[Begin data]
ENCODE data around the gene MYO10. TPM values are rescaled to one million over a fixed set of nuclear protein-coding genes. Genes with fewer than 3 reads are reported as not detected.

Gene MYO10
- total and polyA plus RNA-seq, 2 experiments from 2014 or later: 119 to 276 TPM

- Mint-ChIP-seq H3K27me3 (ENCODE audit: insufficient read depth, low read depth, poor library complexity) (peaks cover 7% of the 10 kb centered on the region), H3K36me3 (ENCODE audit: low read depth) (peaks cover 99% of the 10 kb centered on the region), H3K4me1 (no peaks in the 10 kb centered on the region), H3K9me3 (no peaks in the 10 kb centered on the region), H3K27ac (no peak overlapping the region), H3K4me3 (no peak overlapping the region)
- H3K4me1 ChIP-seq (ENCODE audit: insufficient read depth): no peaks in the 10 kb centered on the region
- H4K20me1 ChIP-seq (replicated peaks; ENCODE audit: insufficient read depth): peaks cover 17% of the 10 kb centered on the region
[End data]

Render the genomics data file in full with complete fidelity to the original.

ENCODE data around the gene MYO10. TPM values are rescaled to one million over a fixed set of nuclear protein-coding genes. Genes with fewer than 3 reads are reported as not detected.

Gene MYO10
- total and polyA plus RNA-seq, 2 experiments from 2014 or later: 119 to 276 TPM

- Mint-ChIP-seq H3K27me3 (ENCODE audit: insufficient read depth, low read depth, poor library complexity) (peaks cover 7% of the 10 kb centered on the region), H3K36me3 (ENCODE audit: low read depth) (peaks cover 99% of the 10 kb centered on the region), H3K4me1 (no peaks in the 10 kb centered on the region), H3K9me3 (no peaks in the 10 kb centered on the region), H3K27ac (no peak overlapping the region), H3K4me3 (no peak overlapping the region)
- H3K4me1 ChIP-seq (ENCODE audit: insufficient read depth): no peaks in the 10 kb centered on the region
- H4K20me1 ChIP-seq (replicated peaks; ENCODE audit: insufficient read depth): peaks cover 17% of the 10 kb centered on the region